I want 1 less Tiny Coffin, Why Don't You? Support The President's Gun Violence Plan.

      by JML9999 on Sat Jun 21, 2014 at 07:33:20 AM PDT

      [ Parent ]

  •  If Neanderthals had just invented guns (4+ / 0-)
    Recommended by:
    Aunt Pat, orlbucfan, ditsylilg, Hannibal

    there's be no global warming now......

    Legal means "good".
    [41984 | Feb 4, 2005]

    by xxdr zombiexx on Sat Jun 21, 2014 at 06:24:39 AM PDT

  •  The Electric Harley Doesn't (5+ / 0-)

    spew oil and unburned gasoline, make god-awful amounts of deafening noise, break down frequently,  and rattle your spine to the point where your need back surgery . . . . . . so it may take a while to catch on with bikers who hate rice-burning crotch rockets.

  •  the CLARITY method for clearing brains is yet (5+ / 0-)

    again another revolutionary development from the Deisseroth lab. He may very well win 2 nobel prizes - one for optogenetics and one for this. thanks to the link to the new article.

    "None of us got where we are solely by pulling ourselves up by our bootstraps" Thurgood Marshall

    by UTvoter on Sat Jun 21, 2014 at 06:26:36 AM PDT

  •  A question for solar experts (5+ / 0-)
    Recommended by:
    judyms9, orlbucfan, nzanne, PeterHug, offgrid

    How much energy loss typically takes place when converting the relatively low voltage DC output of solar panels to the high-voltage AC needed to transmit it long distances and power most appliances and devices, especially compared to dynamo-based electricity production, be it wind, hydro or fossil fuel-powered, which I believe puts out AC directly (no pun intended)?

    We're talking potentially 2 levels of energy loss here. One is in converting low voltage solar DC to low voltage AC, and the other is in then stepping up that low voltage to a higher voltage comparable to what's put out by dynamos, both of which then get stepped up to much higher voltages for long-distance transmission. What's the energy loss in each step?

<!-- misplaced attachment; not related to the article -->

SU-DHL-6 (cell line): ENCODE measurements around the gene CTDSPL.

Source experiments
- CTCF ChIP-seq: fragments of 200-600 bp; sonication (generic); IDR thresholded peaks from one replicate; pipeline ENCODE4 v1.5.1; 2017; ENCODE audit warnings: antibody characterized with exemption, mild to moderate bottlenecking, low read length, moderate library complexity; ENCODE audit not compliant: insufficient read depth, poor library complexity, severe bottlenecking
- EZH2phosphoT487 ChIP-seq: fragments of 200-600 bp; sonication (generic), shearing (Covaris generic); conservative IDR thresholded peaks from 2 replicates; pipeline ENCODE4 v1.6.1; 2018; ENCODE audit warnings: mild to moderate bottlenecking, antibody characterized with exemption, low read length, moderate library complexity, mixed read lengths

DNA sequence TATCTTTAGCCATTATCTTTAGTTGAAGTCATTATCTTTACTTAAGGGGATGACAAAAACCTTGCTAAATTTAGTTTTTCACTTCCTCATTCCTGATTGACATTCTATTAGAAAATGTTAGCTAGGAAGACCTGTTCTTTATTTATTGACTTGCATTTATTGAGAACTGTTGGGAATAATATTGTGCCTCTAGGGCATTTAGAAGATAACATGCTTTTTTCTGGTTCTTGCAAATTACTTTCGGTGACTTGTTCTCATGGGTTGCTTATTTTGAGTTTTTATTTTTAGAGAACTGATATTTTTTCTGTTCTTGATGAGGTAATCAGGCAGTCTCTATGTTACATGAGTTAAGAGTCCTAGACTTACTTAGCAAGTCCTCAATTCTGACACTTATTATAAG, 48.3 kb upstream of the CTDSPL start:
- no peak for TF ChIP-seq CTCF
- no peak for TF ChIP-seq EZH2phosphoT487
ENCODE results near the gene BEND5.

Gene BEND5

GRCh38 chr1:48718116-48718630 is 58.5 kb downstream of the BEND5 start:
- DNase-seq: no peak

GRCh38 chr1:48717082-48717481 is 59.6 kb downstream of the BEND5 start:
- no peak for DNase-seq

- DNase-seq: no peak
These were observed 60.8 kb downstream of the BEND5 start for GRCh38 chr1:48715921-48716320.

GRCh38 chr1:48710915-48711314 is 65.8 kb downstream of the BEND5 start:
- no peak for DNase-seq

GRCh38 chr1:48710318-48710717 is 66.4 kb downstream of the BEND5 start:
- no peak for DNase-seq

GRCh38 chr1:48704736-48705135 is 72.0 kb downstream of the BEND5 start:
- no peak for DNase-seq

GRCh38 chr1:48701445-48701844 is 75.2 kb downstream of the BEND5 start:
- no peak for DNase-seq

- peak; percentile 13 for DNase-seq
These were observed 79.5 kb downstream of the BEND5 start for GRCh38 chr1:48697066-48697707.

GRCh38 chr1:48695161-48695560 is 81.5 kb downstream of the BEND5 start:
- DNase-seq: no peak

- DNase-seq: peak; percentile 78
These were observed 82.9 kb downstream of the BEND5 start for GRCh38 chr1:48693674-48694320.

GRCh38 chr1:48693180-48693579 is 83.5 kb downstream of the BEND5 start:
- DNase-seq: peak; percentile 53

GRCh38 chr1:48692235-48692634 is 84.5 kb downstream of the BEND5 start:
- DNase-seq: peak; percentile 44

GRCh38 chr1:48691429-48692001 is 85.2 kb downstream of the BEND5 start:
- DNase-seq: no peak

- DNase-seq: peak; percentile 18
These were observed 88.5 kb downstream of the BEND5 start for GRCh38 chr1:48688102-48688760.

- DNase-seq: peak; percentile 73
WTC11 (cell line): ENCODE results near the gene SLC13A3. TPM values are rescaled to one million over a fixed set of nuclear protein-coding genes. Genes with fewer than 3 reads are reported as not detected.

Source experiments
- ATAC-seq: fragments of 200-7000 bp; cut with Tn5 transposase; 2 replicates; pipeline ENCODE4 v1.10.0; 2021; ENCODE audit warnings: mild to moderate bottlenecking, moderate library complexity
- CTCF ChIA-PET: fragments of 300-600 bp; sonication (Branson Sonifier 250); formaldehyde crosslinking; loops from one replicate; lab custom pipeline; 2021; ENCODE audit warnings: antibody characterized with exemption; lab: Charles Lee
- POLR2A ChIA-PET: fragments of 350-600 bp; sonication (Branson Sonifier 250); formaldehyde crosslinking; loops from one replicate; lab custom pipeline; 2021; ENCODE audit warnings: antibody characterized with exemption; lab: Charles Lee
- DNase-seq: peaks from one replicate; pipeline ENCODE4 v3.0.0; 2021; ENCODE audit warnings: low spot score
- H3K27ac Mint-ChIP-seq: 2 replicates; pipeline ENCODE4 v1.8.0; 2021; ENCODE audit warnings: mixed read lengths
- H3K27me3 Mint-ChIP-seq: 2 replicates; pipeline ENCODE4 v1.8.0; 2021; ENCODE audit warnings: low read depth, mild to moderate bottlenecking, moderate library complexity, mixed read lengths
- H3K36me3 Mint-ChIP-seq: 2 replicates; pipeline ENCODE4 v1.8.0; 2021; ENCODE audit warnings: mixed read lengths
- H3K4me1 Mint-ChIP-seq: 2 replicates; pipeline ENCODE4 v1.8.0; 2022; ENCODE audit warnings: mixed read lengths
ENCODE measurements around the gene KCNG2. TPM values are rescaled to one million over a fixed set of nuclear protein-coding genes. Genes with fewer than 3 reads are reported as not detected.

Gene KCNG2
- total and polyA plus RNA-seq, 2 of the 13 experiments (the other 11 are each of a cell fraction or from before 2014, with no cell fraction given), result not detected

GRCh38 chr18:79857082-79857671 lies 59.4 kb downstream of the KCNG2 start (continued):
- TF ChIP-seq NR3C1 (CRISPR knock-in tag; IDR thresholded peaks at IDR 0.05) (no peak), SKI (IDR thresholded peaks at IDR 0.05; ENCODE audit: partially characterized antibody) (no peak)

I'm guessing that this adds enough to solar's costs to make it a factor in determining whether it's cost-efficient for end users to replace or supplement conventional electricity generation with solar, putting aside externalities and government incentives both positive and negative.

    "Reagan's dead, and he was a lousy president" -- Keith Olbermann 4/22/09

    by kovie on Sat Jun 21, 2014 at 06:28:53 AM PDT

    •  that's a good question (5+ / 0-)
      Recommended by:
      kovie, orlbucfan, nzanne, ditsylilg, PeterHug

      Given the rise of large utility scale solar farms, i'm
      not sure it's a big problem

      but  most of the inverters i've been looking at are above
      90%  and most Transformers have been at 99% for
      a long time,  i'd say you lose between 4-11%

      taking 28VDC off of panels and making it into HV-AC

      now bear in mind most conventional coal fired
      electrical plants are only 30% thermally efficient,
      so,  don't feel like solar is horrendous

      •  I'm glad to hear that the loss is so low (3+ / 0-)
        Recommended by:
        orlbucfan, PeterHug, BlackSheep1